Johannes Gutenberg was a German inventor who managed to put together multiple pieces of existing technologies in order to create something totally new. His invention was the printing press where he applied paper, ink, type and a human-operated press. He had invented a system that made it possible to copy books quickly and economically.
It happened more than 500 years ago, but considerable improvements to Gutenberg’s invention were made only when new types of printing mechanisms were invented in the 20th century. The introduction of computers and ebooks have revolutionized the business of printing once more. The possibility to use computers to create books with a global network to deliver them to readers across the world has once again made it possible to copy books more quickly and economically than ever before.
How did the original printing press work? Here is a video recorded at the Crandall Historical Printing Museum where an expert demonstrates how the Gutenberg-era printing press works:
The demonstration didn’t show what happened before ink was applied to the plate where the types were set. Wooden or metal types had been carved as mirror images of letters and numbers. Every letter on a page is represented by a type, and every type was set on a plate in reverse order.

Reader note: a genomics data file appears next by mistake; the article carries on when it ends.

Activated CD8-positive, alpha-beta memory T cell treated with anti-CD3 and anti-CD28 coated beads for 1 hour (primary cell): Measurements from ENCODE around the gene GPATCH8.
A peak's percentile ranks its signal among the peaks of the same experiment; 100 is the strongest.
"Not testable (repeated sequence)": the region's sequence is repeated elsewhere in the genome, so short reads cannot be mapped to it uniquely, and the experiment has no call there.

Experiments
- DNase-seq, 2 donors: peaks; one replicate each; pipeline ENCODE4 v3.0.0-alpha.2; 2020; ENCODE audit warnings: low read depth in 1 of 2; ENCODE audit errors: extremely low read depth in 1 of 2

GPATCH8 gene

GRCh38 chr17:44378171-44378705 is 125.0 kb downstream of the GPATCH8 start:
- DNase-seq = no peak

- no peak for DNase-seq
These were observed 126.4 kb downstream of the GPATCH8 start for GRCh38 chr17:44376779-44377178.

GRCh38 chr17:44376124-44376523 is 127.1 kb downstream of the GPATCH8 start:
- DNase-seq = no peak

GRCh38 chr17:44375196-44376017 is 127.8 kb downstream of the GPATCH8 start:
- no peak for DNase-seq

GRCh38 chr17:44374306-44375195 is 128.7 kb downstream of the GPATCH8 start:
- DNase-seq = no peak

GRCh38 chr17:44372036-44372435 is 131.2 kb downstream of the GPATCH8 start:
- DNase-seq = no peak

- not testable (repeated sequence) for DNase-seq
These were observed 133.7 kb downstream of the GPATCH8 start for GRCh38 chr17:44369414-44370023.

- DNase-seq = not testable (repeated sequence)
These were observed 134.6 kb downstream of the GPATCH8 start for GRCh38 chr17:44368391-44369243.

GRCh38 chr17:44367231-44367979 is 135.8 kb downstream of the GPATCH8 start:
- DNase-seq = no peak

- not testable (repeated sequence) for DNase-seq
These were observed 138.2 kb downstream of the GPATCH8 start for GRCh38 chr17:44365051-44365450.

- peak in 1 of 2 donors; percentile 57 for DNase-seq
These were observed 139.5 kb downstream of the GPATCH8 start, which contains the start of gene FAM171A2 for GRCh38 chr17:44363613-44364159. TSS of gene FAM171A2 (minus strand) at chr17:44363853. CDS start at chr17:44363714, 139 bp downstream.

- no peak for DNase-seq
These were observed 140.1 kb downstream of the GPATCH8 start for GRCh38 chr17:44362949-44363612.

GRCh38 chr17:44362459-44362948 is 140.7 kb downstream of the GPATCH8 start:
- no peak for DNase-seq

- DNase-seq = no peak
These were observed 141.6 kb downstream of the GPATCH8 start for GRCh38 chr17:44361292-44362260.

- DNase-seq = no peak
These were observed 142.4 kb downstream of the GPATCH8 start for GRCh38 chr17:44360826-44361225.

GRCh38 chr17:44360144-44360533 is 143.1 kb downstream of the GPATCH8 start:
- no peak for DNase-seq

For instance, take a look at the plate below that was carved for printing the Popeye cartoon onto a newspaper’s comics page. The plate is a mirror image of what appeared on the newspaper. The plate is made of iron, so someone had to carve the images and texts into the plate. Once the newspaper was printed, the unique plate that had required a lot of handwork could be thrown away.
That’s how we discovered the cartoon plate. Years ago, a printing house was handing out old printing plates to visitors at a book show. It was in Sweden – that’s why the text in the Popeye cartoon is Swedish (if you were wondering).